After the 16th amendment to the U.S. Constitution was ratified in 1913, giving the federal government the right to tax income, Congress created seven tax brackets. Several years later, in 1918, the number of tax brackets had increased to 55. Over time, the number of tax brackets in the U.S. has decreased. Only two brackets were in place in 1988. For the 2014 and 2015 tax years, however, Americans fall into seven brackets based on income levels. Your tax bracket determines your federal tax liability.
Understanding Marginal Rates
U.S. tax brackets are based on marginal tax rates -- the rate on your highest dollar of income. For example, in 2014, the lowest bracket is for taxable income up to $9,075. For single taxpayers, the tax rate is 10 percent. The second level includes an additional 15 percent tax on all income above $9,075 up to $36,900. Thus, a taxpayer filing as single and earning $29,075 in taxable income would pay 10 percent on the first $9,075 -- or $907.50 -- plus 15 percent on the next $20,000 -- or $3,000. In this example, the total tax liability would be $3,907.50.
Tax brackets are based on taxable income. That means your deductions and adjustments to income, when filing taxes, can throw you into a higher or lower tax bracket based on your personal financial situation. In addition, your filing status affects your tax rate. For example, the lowest rate of 10 percent applies to taxable income up to $12,950 for taxpayers filing as head of a household and up to $18,150 for married taxpayers filing jointly. The tax tables the Internal Revenue Service provides to filers have the marginal rates for the different brackets built into the charts.
The third tier in U.S. tax brackets for single taxpayers encompasses taxable incomes of more than $36,900 up to $89,350. Based on the marginal rates, in this bracket taxpayers pay 10 percent on the first $9,075 of taxable income, 15 percent on the income above $9,075 up to $36,900 and 25 percent on taxable income above $36,900 up to $89,350. The fourth bracket includes the same rates as the third and adds a 28 percent tax rate to income above $89,350 up to $186,350.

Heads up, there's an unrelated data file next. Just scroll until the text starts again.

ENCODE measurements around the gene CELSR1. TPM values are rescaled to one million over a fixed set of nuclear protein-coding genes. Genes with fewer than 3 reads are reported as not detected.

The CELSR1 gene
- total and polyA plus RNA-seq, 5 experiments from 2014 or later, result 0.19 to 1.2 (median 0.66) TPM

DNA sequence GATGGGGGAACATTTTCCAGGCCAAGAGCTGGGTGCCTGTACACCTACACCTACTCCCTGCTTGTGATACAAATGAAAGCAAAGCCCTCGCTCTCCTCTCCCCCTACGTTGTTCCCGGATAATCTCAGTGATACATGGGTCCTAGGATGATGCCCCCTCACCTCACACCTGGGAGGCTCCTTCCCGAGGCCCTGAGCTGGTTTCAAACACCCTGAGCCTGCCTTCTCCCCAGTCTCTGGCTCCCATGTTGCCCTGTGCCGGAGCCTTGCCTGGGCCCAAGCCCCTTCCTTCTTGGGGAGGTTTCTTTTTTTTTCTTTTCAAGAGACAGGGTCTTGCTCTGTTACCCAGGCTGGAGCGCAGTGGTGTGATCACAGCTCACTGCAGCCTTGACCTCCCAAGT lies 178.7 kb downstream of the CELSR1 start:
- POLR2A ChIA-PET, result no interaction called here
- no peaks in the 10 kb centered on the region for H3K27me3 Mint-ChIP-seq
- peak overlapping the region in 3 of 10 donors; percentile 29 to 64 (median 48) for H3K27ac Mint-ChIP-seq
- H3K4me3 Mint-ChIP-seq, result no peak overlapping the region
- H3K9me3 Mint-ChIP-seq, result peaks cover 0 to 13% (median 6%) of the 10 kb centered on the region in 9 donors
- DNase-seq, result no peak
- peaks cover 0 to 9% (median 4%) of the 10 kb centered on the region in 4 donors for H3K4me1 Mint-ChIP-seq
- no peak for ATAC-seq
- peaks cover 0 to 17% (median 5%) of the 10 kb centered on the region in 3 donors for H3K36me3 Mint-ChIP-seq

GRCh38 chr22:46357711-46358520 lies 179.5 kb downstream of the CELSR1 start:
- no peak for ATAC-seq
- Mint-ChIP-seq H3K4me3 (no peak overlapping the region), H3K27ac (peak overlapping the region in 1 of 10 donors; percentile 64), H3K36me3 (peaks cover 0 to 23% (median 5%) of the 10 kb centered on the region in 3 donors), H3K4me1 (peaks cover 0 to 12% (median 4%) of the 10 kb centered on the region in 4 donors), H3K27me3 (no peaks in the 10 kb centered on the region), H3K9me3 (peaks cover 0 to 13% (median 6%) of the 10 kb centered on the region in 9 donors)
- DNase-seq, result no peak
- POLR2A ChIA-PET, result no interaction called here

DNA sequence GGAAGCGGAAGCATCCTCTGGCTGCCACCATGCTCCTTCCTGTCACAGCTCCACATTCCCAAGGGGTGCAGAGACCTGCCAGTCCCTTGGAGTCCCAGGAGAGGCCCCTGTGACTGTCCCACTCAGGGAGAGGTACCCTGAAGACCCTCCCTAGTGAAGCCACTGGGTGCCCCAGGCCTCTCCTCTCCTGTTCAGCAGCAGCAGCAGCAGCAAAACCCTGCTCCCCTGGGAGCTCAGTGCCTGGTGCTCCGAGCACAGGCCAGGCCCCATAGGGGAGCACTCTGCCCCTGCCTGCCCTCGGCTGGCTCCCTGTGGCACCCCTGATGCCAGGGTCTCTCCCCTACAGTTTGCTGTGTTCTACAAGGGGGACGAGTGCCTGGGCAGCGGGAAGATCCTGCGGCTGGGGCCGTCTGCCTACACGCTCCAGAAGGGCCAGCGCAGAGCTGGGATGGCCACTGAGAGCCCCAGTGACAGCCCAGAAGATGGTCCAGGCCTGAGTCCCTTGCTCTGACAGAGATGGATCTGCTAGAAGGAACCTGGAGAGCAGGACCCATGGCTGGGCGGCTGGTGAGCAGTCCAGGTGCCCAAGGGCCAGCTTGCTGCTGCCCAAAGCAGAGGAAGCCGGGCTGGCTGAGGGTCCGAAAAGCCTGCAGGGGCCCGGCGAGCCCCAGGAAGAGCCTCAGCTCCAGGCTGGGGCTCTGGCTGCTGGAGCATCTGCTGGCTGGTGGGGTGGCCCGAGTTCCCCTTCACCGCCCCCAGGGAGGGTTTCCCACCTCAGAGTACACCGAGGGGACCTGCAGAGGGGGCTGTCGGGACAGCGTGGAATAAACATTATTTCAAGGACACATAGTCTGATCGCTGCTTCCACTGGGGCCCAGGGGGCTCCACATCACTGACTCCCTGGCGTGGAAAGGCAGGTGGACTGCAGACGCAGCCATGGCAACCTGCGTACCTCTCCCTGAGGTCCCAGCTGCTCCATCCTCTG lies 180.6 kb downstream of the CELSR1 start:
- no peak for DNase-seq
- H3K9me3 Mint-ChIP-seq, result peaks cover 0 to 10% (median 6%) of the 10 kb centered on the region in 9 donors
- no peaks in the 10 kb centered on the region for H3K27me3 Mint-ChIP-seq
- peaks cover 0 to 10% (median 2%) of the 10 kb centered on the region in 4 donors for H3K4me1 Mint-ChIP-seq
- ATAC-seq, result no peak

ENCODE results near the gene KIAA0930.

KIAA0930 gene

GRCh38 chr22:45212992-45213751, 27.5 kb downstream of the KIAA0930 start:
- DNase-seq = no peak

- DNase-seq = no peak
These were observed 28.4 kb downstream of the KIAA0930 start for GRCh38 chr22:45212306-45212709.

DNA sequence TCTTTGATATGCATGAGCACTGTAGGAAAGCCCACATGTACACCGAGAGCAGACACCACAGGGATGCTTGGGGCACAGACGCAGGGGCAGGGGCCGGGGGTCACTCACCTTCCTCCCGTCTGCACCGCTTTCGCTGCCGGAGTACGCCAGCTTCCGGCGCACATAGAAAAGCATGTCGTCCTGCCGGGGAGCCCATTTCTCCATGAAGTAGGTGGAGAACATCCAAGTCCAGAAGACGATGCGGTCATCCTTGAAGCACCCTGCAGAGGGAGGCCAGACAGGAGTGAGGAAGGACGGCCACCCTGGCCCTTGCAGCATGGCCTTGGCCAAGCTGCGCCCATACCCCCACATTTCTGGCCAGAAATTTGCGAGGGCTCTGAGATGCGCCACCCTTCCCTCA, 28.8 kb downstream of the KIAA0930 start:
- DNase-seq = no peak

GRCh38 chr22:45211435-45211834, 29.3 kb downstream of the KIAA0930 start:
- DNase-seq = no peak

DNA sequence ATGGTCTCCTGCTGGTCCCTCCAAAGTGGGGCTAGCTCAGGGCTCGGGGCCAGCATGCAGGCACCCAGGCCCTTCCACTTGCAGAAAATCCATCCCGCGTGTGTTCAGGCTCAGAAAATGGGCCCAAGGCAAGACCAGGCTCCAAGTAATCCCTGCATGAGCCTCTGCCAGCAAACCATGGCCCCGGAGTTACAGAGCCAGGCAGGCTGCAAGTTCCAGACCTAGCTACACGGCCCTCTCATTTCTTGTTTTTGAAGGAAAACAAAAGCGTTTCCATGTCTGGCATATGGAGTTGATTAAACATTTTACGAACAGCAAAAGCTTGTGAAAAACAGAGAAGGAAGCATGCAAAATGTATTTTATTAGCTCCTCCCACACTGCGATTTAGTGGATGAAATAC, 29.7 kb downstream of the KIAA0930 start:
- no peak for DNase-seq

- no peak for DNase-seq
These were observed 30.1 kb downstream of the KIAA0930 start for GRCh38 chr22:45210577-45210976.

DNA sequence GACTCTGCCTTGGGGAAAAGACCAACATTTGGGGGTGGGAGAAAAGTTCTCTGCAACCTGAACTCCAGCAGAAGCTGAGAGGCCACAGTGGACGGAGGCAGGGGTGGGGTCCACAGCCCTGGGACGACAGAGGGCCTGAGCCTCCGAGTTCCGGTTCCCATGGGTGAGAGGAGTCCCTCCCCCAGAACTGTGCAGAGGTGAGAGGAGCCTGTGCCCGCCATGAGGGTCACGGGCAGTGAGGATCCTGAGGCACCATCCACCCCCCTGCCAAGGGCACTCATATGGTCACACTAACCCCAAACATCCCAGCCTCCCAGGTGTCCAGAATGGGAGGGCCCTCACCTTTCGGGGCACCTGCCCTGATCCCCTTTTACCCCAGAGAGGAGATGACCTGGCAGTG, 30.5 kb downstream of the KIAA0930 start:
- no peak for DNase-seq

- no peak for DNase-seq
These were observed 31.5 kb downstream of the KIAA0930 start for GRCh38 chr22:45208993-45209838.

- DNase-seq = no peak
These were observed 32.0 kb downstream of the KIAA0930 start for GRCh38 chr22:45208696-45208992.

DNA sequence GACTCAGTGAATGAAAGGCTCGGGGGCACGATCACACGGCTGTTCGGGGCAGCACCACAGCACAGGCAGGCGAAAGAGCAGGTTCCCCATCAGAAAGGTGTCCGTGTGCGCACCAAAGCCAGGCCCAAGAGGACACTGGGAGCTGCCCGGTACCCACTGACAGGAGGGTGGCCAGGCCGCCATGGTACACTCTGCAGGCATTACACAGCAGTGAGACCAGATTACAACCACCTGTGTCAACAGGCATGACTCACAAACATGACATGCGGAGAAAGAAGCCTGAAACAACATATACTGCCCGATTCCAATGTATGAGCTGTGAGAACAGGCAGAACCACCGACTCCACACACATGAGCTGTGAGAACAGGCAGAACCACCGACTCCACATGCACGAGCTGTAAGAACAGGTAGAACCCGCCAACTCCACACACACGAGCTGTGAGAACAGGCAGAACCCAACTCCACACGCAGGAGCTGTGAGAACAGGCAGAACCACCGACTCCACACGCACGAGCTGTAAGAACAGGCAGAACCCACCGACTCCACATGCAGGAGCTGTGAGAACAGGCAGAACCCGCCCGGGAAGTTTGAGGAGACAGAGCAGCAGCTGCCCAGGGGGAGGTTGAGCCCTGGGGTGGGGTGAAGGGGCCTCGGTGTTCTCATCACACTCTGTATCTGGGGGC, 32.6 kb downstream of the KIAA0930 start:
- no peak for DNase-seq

Single taxpayers in the fifth bracket pay the same 10, 15, 25, and 28 percent rates on the progressive income levels in the first four brackets plus 33 percent on all income above $186,350 up to $405,100, where the sixth level starts. The sixth level for single taxpayers is a 35 percent rate on income above $405,100 up to $406,750, the threshold for the seventh and highest tax bracket. Taxable income above $406,750 is taxed at a rate of 39.6 percent for single taxpayers.
Rates are different for taxpayers with other filing statuses. For example, the fifth tax bracket for married couples filing jointly begins at $226,850 and goes up to $405,100. The sixth bracket includes income from $405,100 up to $457,600. Married taxpayers filing jointly who earn more than $457,600 in taxable income fall into the highest tax bracket.
Based on 2013 household incomes, most Americans fit into the middle income tax brackets. Roughly one-third of households are in the lowest brackets and approximately one-fifth of U.S. households are in the top tax brackets, according to census data analyzed by the Pew Research Center.
- Bankrate: 2014-2015 Tax Brackets
- Debt.org: Tax Brackets -- Income Level & Tax Rate
- Forbes: IRS Announces 2014 Tax Brackets, Standard Deduction Amounts and More
- Forbes: IRS Announces 2015 Tax Brackets, Standard Deduction Amounts and More
- Internal Revenue Service: 1040 Tax Tables 2014
- Internal Revenue Service: In 2015, Various Tax Benefits Increase Due to Inflation Adjustments
- Library of Economics and Liberty: Marginal Tax Rates -- The Concise Encyclopedia of Economics
- Pew Research Center: America’s Wealth Gap Between Middle-income and Upper-income Families Is Widest on Record